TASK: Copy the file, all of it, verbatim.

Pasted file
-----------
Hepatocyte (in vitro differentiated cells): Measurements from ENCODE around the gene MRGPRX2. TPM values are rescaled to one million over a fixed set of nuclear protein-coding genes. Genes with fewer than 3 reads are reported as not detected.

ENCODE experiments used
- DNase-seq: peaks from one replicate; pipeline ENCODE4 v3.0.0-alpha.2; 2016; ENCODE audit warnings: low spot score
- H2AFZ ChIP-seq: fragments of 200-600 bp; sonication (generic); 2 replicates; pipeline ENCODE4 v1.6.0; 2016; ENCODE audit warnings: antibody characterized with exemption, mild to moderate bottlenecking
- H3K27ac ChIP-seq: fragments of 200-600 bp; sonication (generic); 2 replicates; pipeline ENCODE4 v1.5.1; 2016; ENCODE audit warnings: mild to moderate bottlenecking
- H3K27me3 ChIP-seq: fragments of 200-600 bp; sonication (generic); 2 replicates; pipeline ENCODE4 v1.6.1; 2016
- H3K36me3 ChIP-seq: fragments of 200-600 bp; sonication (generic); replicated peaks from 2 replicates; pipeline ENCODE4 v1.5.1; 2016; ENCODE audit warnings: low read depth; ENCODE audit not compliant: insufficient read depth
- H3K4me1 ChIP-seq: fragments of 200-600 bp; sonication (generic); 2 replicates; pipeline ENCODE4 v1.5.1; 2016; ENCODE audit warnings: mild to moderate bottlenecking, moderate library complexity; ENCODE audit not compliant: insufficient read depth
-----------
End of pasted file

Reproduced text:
Hepatocyte (in vitro differentiated cells): Measurements from ENCODE around the gene MRGPRX2. TPM values are rescaled to one million over a fixed set of nuclear protein-coding genes. Genes with fewer than 3 reads are reported as not detected.

ENCODE experiments used
- DNase-seq: peaks from one replicate; pipeline ENCODE4 v3.0.0-alpha.2; 2016; ENCODE audit warnings: low spot score
- H2AFZ ChIP-seq: fragments of 200-600 bp; sonication (generic); 2 replicates; pipeline ENCODE4 v1.6.0; 2016; ENCODE audit warnings: antibody characterized with exemption, mild to moderate bottlenecking
- H3K27ac ChIP-seq: fragments of 200-600 bp; sonication (generic); 2 replicates; pipeline ENCODE4 v1.5.1; 2016; ENCODE audit warnings: mild to moderate bottlenecking
- H3K27me3 ChIP-seq: fragments of 200-600 bp; sonication (generic); 2 replicates; pipeline ENCODE4 v1.6.1; 2016
- H3K36me3 ChIP-seq: fragments of 200-600 bp; sonication (generic); replicated peaks from 2 replicates; pipeline ENCODE4 v1.5.1; 2016; ENCODE audit warnings: low read depth; ENCODE audit not compliant: insufficient read depth
- H3K4me1 ChIP-seq: fragments of 200-600 bp; sonication (generic); 2 replicates; pipeline ENCODE4 v1.5.1; 2016; ENCODE audit warnings: mild to moderate bottlenecking, moderate library complexity; ENCODE audit not compliant: insufficient read depth